The Midwestern U.S. is gleefully overtaken with autumnal color and crisp, cool temperatures come October and at the heart of the region, there's Indy. The central capital city of Indianapolis, Indiana, sets its fall season in motion with a month of Oktoberfest celebrations, a popular race, NFL football games, pub crawls, and—of course—a host of Halloween events.
In 2020, many events have been canceled or altered. Check the websites of organizers for updated information.
Walk or Run(317) Through Fountain Square
Fountain Square is one of Indianapolis' quirkier neighborhoods, with its vintage storefronts, vinyl shops, and offbeat nightlife scene. Every October, the traveling charity race Run(317) comes to this cultural hub—the oldest historic district in the state, in fact—to benefit Keep Indianapolis Beautiful, a nonprofit. The name of the race honors both one of the city's area codes and the 3.17-mile distance of the annual run/walk. Of-age participants can enjoy complimentary craft brews after the race, plus live music and food. 2020's Fountain Square Run(317) is October 8.
Hear Ghost Stories in a Cemetery
There's perhaps no spookier activity than listening to a ghost story in a cemetery—at night, to boot. Storytelling Arts of Indiana holds a graveyard story session every October with food trucks and a separate-ticket RIP Reception featuring a buffet, decorated pumpkin auction, and more. Guests are welcome to bring a picnic and sprawl out on the grass for some chilling stories. In 2020, the event has been relocated to Tibbs Drive-In to allow for more social distancing. Ghost stories will precede a screening of "The Addams Family" and then "The Ring" on October 23.
Join a Halloween Bar Crawl
For the 21-and-over, there are a host of Halloween-themed bar crawls to join across Indianapolis. One is organized by Landsharks, a dance club along the Broad Ripple Avenue strip, and another is put on by Chicago-based events planner Be Social Scene. The former has been canceled in 2020, but the latter will take place on Halloween night, October 31, from 8 p.m. to 2 a.m. The theme is Paint The Town Halloween Red and guests are encouraged to come in costume and will be treated to themed cocktails throughout the night. The best costume usually wins a $1,000 grand prize.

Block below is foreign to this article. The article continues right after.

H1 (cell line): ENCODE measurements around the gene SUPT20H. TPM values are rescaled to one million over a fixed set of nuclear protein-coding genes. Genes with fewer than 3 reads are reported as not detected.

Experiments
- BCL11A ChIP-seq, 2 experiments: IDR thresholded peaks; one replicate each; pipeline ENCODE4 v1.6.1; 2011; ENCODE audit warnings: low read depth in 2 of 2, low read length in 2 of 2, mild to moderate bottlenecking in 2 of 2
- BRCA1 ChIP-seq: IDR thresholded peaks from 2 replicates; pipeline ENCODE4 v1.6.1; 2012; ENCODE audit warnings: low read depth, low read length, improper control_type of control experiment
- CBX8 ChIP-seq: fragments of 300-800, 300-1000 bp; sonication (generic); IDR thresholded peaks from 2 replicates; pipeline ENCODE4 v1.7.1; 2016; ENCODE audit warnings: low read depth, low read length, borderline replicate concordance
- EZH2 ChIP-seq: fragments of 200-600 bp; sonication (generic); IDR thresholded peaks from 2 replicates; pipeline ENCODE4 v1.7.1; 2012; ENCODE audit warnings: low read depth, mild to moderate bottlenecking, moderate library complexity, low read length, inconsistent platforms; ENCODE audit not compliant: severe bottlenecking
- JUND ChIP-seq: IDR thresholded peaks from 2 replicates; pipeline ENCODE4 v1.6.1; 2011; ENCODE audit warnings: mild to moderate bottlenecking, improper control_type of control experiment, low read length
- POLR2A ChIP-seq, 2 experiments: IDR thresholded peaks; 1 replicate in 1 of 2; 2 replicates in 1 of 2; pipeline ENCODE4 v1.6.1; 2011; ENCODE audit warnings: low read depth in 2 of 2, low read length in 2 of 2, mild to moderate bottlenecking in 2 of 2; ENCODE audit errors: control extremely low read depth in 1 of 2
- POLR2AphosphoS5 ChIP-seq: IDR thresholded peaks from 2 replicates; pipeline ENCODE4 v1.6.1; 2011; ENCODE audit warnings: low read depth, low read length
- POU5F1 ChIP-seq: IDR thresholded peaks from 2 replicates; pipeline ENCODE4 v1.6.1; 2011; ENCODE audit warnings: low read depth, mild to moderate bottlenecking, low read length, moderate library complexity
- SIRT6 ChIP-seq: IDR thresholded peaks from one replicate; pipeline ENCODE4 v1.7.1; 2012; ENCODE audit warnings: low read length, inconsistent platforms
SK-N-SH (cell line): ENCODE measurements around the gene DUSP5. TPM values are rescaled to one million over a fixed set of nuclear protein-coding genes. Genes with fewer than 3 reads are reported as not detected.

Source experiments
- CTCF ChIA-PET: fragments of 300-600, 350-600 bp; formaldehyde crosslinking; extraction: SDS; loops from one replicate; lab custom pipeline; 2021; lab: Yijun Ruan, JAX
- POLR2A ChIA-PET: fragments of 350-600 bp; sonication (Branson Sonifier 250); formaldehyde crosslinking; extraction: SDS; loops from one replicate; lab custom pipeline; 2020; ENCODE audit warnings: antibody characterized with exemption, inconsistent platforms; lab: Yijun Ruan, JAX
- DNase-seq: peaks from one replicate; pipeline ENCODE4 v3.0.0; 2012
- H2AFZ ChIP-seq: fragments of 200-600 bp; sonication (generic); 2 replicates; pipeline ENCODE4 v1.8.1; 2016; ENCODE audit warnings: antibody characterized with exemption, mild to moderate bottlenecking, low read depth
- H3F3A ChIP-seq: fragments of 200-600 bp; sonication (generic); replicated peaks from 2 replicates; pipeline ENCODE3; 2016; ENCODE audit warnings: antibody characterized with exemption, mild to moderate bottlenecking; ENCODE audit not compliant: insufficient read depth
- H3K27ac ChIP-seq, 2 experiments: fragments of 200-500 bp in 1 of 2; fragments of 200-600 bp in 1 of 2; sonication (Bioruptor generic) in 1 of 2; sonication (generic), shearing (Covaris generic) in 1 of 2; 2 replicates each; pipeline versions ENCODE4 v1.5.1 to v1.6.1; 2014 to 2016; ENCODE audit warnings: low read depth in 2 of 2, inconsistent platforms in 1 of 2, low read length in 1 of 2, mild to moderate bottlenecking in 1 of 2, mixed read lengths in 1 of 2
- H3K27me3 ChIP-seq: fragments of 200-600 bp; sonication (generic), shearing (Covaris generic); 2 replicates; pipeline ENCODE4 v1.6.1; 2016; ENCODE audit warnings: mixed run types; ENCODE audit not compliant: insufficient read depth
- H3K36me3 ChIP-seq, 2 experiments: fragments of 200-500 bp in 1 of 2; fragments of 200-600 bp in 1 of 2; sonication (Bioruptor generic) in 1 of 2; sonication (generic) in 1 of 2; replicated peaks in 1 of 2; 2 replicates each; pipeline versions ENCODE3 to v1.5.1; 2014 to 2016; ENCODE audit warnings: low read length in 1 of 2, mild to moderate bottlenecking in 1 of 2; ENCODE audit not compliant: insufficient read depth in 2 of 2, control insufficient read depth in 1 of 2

Celebrate Like a German
Around the world, the season is celebrated in a quintessentially German way: Oktoberfest. Indianapolis is no different. The Athenaeum, Indianapolis’ center of German heritage (located near the Indianapolis Cultural Trail public space), hosts its own version dubbed GermanFest every October. It typically includes wiener dog races, an OktoberFAST 5K run/walk, a booze-themed competition known as the Durstig games, and a strongman competition. Of course, you can also enjoy German beer and food while dancing to live music. Lederhosen is encouraged.
In 2020, the festival has been reimagined as a German-style farmers market (with virtual wiener dog racing), taking place October 3. Proceeds from the event go toward the care of the historic Athenaeum, a former German clubhouse and gymnasium built in Germanic style in 1893. The building received a National Historic Landmark designation in 2016.